Garden of visual wonder

Garden of visual wonder

Some of the bonsais on display at the Kishkindha Moolika Bonsai Garden in Mysuru. PHOTO BY AUTHOR

If trees are the most marvellous creation of nature, bonsais represent the outcome of man’s creative intervention with nature. Potted replicas of their natural forms, bonsais are both a visual feast as well as objects of wonder for the visitors of the Kishkindha Moolika Bonsai Garden in Mysuru. Located in the premises of Sri Ganapathy Sachchidananda Ashram, the bonsai garden sprawls over four acres and has over 400 carefully grown and miniaturised trees with gnarled trunks and globular fruits hanging from the tiny branches on display. 

A casaurina tree welcomes the visitor at the gate of the bonsai garden. The multiple bushy canopies are held aloft by branches that go in several directions. The 180-year-old tree is said to be the oldest in the garden. The Adenium obesum tree, commonly known as desert rose, is a sight to behold. Its roots twist and turn around each other in a manner suggestive of two corpulent wrestlers locked in a do-or-die tussle.

Though the picturesque garden has been in the making since 1986, it was opened to visitors only in 2005. It is a brainchild of  Ganapathy Sachchidananda Swami, the founder of the ashram. The enclosure with potted dwarfed trees is dotted with pools, streams, waterfalls, gazebos, fountains and statuettes of epic characters that enliven the atmosphere.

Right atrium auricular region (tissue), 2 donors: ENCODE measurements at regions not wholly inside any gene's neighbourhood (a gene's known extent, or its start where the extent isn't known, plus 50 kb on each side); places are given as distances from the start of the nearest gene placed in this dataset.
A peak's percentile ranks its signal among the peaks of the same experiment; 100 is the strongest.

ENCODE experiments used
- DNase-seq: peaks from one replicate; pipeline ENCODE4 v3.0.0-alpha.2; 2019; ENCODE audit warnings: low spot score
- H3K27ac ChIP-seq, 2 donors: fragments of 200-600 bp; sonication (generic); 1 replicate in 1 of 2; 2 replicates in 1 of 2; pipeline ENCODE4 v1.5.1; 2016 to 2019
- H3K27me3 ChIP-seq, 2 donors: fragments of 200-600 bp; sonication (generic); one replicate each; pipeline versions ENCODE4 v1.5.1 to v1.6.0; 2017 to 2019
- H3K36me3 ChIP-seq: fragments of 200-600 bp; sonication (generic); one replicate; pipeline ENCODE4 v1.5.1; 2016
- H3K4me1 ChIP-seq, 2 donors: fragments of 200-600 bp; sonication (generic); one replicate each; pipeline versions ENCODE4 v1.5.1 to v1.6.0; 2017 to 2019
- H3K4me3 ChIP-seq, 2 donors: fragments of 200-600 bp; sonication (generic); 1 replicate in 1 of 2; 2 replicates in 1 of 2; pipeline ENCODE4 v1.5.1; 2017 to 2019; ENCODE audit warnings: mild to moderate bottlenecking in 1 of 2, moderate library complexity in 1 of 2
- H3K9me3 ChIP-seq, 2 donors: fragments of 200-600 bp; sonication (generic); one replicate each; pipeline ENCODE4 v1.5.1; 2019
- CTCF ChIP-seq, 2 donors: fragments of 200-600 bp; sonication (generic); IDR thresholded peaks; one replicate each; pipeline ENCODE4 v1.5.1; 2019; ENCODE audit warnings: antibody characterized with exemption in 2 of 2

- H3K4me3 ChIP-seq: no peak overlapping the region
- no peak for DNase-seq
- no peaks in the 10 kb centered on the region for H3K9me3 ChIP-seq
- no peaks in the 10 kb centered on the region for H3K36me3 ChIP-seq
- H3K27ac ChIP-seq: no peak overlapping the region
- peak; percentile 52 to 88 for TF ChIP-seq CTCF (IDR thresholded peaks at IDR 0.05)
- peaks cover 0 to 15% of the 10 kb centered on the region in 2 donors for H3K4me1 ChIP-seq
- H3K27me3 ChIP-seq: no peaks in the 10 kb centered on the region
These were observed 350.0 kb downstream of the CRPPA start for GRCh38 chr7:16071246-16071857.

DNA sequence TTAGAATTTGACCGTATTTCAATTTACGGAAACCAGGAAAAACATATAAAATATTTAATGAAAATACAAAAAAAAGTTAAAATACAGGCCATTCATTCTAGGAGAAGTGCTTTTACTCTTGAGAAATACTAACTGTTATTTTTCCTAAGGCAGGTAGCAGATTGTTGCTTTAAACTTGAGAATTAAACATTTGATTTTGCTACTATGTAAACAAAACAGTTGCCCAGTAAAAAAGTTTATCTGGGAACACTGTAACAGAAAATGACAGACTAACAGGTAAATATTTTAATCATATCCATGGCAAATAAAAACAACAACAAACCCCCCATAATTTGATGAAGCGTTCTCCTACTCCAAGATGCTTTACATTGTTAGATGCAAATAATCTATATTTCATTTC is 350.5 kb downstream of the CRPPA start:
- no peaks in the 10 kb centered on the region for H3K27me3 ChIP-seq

The trees that have been dwarfed are the ones that carry medicinal, ornamental or spiritual value. They come in all shapes like standing upright on solid stem, portraying a laboured rise from a bend towards the ground, going up in ‘S’ form, rising over a bulbous and twisted trunk, sending out forked trunks, and supported with multiple adventitious roots. The trees represent spiritual themes like plants for the nine planets or navagrahas and plants for the five elements or the pancha tattvas.

Kishkindha implies ‘compact space’ and finds a mention in epic tales such as the Ramayana. A clear emphasis is on trees with religious significance and this is something that one can notice even from a cursory look. Trees belonging to several species of genus Ficus have been carefully developed into their bonsai form. Stone sculptures of the mythical characters are etched on the pots.

The care that has been taken to develop and maintain the garden is noticeable as one walks through the garden. Sachchidananda Swami, a nature lover, says he sees a paradox in bonsais as they represent a uniquely human endeavour to miniaturise the giant-sized form of nature without missing any element of their natural architecture.

The dwarfed trees include the five sacred trees of Hinduism: Ashwatha (peepal), Vata Vriksha (banyan), Amalaka (amla), Bilva (bael) and Ashoka. Curiously, even miniaturised forms of banana plants can be found in a pot. With so much work put into grooming and maintaining the bonsais, it is of little wonder that the ashram hosted an International Bonsai Convention and Exhibition in 2016. As this Japanese art form gains prominence, spaces such as this act as a springboard to start growing bonsais and a green haven for those who love nature.